9. Warning: way too long. Sorry. Libby, first, I love you and wanted to see what the hubbub was all about. I have to admit, the first time my family went to see Frozen, while my 4 and 7 yr old daughters were becoming completely entranced by the movie (and possibly its evil messaging), I was busy sneaking a few games of Candy Crush under my jacket. My older boys went to see this movie with us as well as my husband and we all agreed it was the best Disney princess movie we’d ever seen (I went with the crowd). They liked best how the act of true love was between sisters instead of dependent on romantic love. They noted that was a very Christ centered message.

    We bought the cd and I and my kids have all the empowering songs memorized, but after reading all this craziness online, I was determined to see it again and see what I missed. The only thing that really stood out to me was I could see was the forbidden love of a man and his reindeer. No I’m just kidding. As I watched it with eyes peeled to the screen, I did not see much subtle messaging. I did not even think Elsa’s dress was that immodest when she comes into her own.

    I do agree that it is a story about a girl finding freedom. From what? I guess you may pick your poison, but the clear message and the one I believe was being laid out on a silver platter was from shame in being a powerful person. She most definitely grew up in a shame-based home, with abusive parents who were embarrassed by her and afraid her powerfulness was going to be taught (or maybe a better word is afflicted) onto her younger sister.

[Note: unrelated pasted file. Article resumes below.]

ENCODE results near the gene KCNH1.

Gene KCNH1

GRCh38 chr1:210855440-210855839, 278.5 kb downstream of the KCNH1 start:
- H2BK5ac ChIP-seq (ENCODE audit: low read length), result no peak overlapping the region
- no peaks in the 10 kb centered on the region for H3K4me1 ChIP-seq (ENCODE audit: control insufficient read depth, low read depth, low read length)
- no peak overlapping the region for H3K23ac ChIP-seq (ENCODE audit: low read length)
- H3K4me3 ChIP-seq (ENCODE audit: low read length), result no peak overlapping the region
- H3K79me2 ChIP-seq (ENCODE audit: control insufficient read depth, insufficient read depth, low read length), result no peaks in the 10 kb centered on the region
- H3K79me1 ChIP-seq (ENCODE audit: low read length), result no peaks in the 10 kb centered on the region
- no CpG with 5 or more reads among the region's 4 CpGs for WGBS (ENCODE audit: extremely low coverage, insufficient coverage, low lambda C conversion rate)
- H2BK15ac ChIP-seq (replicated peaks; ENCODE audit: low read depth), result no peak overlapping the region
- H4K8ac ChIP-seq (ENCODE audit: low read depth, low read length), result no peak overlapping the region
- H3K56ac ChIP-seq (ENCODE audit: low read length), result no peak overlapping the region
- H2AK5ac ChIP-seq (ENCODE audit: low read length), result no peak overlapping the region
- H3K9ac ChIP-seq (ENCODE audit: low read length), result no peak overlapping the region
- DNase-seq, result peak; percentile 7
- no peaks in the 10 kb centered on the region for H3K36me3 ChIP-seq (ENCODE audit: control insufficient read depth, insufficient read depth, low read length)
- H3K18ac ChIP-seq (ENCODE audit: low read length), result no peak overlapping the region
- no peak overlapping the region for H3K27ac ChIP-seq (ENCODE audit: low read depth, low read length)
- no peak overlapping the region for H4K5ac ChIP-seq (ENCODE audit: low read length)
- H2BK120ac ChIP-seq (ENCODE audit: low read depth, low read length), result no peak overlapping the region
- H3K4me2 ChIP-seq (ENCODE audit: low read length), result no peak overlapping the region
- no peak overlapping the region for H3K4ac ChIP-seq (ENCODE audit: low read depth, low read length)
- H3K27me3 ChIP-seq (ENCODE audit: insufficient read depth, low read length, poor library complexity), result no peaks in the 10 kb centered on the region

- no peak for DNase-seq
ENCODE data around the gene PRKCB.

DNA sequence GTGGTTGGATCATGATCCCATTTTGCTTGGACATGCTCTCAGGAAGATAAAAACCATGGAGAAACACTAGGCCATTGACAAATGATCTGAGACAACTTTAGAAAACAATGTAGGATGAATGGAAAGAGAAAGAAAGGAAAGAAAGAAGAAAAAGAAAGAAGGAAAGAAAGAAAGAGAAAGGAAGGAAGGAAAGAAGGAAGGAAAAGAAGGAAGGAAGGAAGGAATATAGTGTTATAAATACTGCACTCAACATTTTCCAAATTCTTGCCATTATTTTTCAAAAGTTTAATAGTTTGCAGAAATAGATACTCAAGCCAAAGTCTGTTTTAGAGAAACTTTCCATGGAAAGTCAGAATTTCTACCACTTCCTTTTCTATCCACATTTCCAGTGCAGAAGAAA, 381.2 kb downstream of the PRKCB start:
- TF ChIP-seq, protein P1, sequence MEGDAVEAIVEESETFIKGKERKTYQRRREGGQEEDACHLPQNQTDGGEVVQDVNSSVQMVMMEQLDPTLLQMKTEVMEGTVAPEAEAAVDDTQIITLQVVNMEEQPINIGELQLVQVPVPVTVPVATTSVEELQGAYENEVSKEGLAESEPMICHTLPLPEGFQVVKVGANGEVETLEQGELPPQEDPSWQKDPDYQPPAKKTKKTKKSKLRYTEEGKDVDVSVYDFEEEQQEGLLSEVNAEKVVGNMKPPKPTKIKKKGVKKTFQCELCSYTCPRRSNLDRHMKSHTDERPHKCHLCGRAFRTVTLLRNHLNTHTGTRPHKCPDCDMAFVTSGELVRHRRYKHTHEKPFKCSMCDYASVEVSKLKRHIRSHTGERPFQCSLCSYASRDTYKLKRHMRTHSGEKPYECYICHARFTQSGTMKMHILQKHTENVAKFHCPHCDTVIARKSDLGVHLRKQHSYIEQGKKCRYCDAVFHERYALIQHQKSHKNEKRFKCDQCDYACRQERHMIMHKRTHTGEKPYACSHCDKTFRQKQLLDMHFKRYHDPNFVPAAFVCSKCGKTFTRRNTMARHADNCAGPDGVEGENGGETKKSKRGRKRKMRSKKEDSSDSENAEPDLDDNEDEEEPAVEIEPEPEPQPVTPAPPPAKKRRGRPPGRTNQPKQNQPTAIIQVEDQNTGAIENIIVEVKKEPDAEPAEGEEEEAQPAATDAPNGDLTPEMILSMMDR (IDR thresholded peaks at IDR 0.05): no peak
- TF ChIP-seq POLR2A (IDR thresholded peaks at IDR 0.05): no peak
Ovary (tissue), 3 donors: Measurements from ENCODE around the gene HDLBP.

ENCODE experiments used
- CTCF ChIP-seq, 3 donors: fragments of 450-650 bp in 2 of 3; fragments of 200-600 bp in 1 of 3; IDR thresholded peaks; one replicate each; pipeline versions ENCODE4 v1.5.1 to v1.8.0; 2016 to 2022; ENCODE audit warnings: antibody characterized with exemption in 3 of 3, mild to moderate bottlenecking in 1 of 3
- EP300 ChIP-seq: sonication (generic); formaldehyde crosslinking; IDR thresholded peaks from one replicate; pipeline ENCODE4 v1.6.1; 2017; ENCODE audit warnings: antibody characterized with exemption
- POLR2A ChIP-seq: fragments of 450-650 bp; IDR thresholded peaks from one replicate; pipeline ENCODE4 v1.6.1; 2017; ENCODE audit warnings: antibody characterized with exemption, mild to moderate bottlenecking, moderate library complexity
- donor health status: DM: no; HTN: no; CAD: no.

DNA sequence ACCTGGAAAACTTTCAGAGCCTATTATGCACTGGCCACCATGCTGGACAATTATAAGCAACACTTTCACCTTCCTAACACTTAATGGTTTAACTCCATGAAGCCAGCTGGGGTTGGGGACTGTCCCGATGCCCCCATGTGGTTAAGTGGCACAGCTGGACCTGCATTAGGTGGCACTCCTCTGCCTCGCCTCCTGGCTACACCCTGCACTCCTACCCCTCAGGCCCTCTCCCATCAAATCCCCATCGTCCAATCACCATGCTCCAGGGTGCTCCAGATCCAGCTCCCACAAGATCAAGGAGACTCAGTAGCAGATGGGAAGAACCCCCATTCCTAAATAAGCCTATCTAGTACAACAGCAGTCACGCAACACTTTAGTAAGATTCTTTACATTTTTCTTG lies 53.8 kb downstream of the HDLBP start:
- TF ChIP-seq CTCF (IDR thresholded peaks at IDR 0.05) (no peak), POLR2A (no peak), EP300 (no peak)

And that scene where Anna “falls in love” in one evening – if there’s anything that can be derived from that, I think it’s a big fat apology to all the parents who have had to watch their daughters idealize marriage and love at first sight. When the ice carver starts explaining to Anna, what if you hate the way he eats, or if he picks his nose and eats his boogies, I think that is a great and long overdue conversation for these girls to hear. It is about time that Disney figures out that these children are going to watch these movies ad nauseum and these overt messages are the take away messages that I am happy with and why I will be giving my daughters the DVD when it comes out.

    And a note about subtlety: my children don’t really get my subtle cues when I leave their clothes on the stairs to take them up their rooms or put a dish towel over their shoulder after dinner when I’m doing the dishes. Do they really “get” the picture of the gay family? Who knows? Who cares? The normalization of all sorts of families isn’t necessarily a referendum by the progressive leftist media. It may actually help us be realizing that this is kindof life on earth right now. We can choose to close our eyes but that doesn’t make the 1950s come back.

    A note to “a friend”. If we allow our girls to assume the shame of the dirty thoughts boys have, my only question is, to what end? This same fear-rooted shame could follow girls, women throughout adulthood. Before marriage, if you’re too sexy and he masterbates, it’s your fault. Your example fits here: if you buy ice cream, it’s your fault he is gaining weight. After marriage if you’re not sexy enough and he masterbates, it’s still your fault. If he gets into porn, your fault. Ultimately, if he steps out on you, it’s your fault because you weren’t sexy enough. Boys will be boys and girls are damned if they do damned if they don’t. If that is the long game of Elder McAllister’s message, then I do have a problem with the church’s policy. I prefer to think I’m ok with the gospel because I believe in 2 Timothy 1:7: “For God hath not given us the spirit of fear but of power and of love and of a sound mind.” I think Frozen exemplifies that well. LPB, love you, girl!